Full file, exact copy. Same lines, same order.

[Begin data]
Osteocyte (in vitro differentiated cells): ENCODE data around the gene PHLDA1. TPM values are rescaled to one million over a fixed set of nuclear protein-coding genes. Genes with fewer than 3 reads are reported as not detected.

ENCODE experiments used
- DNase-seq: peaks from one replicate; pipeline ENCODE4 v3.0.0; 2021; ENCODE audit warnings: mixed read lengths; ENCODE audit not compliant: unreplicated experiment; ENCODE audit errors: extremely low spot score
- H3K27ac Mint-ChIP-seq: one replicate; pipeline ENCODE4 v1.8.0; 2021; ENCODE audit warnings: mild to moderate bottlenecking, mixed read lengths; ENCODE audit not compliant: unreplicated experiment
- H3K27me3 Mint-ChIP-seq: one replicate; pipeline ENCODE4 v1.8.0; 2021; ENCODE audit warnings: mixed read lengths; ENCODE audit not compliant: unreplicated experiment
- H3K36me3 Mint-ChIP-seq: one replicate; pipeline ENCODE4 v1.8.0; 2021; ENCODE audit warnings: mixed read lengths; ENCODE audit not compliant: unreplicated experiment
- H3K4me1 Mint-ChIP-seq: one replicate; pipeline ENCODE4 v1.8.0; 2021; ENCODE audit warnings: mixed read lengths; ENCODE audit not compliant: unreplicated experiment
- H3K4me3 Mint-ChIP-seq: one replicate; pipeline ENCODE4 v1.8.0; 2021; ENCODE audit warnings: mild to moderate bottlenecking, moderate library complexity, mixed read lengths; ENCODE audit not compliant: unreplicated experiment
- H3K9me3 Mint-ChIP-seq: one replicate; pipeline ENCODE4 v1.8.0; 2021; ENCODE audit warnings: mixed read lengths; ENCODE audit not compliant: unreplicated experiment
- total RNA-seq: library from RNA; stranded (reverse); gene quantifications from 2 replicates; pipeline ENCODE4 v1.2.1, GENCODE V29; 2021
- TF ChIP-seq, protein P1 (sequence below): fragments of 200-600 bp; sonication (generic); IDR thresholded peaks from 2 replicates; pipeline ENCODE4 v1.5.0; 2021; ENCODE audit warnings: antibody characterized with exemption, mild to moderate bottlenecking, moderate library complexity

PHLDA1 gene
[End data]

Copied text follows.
Osteocyte (in vitro differentiated cells): ENCODE data around the gene PHLDA1. TPM values are rescaled to one million over a fixed set of nuclear protein-coding genes. Genes with fewer than 3 reads are reported as not detected.

ENCODE experiments used
- DNase-seq: peaks from one replicate; pipeline ENCODE4 v3.0.0; 2021; ENCODE audit warnings: mixed read lengths; ENCODE audit not compliant: unreplicated experiment; ENCODE audit errors: extremely low spot score
- H3K27ac Mint-ChIP-seq: one replicate; pipeline ENCODE4 v1.8.0; 2021; ENCODE audit warnings: mild to moderate bottlenecking, mixed read lengths; ENCODE audit not compliant: unreplicated experiment
- H3K27me3 Mint-ChIP-seq: one replicate; pipeline ENCODE4 v1.8.0; 2021; ENCODE audit warnings: mixed read lengths; ENCODE audit not compliant: unreplicated experiment
- H3K36me3 Mint-ChIP-seq: one replicate; pipeline ENCODE4 v1.8.0; 2021; ENCODE audit warnings: mixed read lengths; ENCODE audit not compliant: unreplicated experiment
- H3K4me1 Mint-ChIP-seq: one replicate; pipeline ENCODE4 v1.8.0; 2021; ENCODE audit warnings: mixed read lengths; ENCODE audit not compliant: unreplicated experiment
- H3K4me3 Mint-ChIP-seq: one replicate; pipeline ENCODE4 v1.8.0; 2021; ENCODE audit warnings: mild to moderate bottlenecking, moderate library complexity, mixed read lengths; ENCODE audit not compliant: unreplicated experiment
- H3K9me3 Mint-ChIP-seq: one replicate; pipeline ENCODE4 v1.8.0; 2021; ENCODE audit warnings: mixed read lengths; ENCODE audit not compliant: unreplicated experiment
- total RNA-seq: library from RNA; stranded (reverse); gene quantifications from 2 replicates; pipeline ENCODE4 v1.2.1, GENCODE V29; 2021
- TF ChIP-seq, protein P1 (sequence below): fragments of 200-600 bp; sonication (generic); IDR thresholded peaks from 2 replicates; pipeline ENCODE4 v1.5.0; 2021; ENCODE audit warnings: antibody characterized with exemption, mild to moderate bottlenecking, moderate library complexity

PHLDA1 gene